Jean-Nicolas Stofflet

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Jean-Nicolas Stofflet
JeanNicolasStofflet.jpg
Jean-Nicolas Stofflet
Born (1751-02-03)3 February 1751
Bathelémont-lès-Bauzemont, Kingdom of France
Died 25 February 1796(1796-02-25) (aged 45)
Angers, French First Republic
Allegiance  Kingdom of France
Royalist rebels
Service/branch Swiss Guards
Rank Major General
Commands held Catholic and Royal Army
Battles/wars

War in the Vendée

Awards Order of Saint Louis, Grand Cross

Jean-Nicolas Stofflet (3 February 1751 – 25 February 1796) was a French leader of the Revolt in the Vendée against the First French Republic.

Born in Bathelémont-lès-Bauzemont (Meurthe-et-Moselle), the son of a miller, he was for long a private in the Swiss Guard, and afterwards gamekeeper to the comte de Colbert-Maulévrier, he joined the Vendéans when they rose against the Revolution to defend Roman Catholicism and Royalist principles. During the war in Vendée, he served first under Maurice-Louis-Joseph Gigot d'Elbée, and fought at Fontenay-le-Comte, Cholet and Saumur, and distinguished himself at the battles of Beaupréau, Laval and Antrain.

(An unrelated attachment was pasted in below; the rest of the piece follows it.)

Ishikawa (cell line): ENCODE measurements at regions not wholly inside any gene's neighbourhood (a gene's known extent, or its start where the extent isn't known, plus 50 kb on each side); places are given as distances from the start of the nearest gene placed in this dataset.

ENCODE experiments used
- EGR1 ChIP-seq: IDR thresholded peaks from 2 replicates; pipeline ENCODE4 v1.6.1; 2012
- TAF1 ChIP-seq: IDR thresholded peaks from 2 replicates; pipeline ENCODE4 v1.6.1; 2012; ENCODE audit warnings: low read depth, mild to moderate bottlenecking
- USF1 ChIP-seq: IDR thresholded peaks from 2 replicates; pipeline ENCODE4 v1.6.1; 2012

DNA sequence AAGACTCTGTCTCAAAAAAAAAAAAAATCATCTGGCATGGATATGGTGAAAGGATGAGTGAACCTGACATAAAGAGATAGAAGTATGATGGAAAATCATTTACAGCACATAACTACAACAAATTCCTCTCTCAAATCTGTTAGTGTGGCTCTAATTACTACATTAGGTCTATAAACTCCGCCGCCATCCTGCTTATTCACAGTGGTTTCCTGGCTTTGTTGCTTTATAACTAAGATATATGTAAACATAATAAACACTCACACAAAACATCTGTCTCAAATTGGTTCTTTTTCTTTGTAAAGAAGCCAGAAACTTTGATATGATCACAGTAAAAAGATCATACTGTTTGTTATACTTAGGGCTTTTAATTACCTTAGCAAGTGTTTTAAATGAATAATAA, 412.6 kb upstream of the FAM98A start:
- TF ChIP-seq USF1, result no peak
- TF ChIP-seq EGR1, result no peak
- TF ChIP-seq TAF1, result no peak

He was appointed major-general of the Royalist army, and in 1794 succeeded Henri de la Rochejaquelein as commander-in-chief of the Catholic and Royal Army. Stofflet established his headquarters in the Forest of Vezins. But his quarrels with another Vendéan leader, François de Charette, and the defeats sustained by the Vendéan troops, led him to give in his submission and to accept the terms of the La Jaunaie treaty with the National Convention (2 May 1795).

He, however, soon violated this treaty, and at the instigation of Royalist agents took arms in December of the same year or behalf of the Count of Provence, from whom he had received the rank of maréchal-de-camp. This last action of Stofflet's failed completely. He was taken prisoner by the Republic, sentenced to death by a military commission, and shot at Angers.

References[edit]

  • Public Domain This article incorporates text from a publication now in the public domainChisholm, Hugh, ed. (1911). "article name needed". Encyclopædia Britannica (11th ed.). Cambridge University Press.  In turn, it cites as references:
    • General d'Andigny, Mémoires (1900–1901)
    • C. Loyer, "Cholet sous la domination de Stofflet", in L'Anjoa historique, vol. iii. (1902–1903)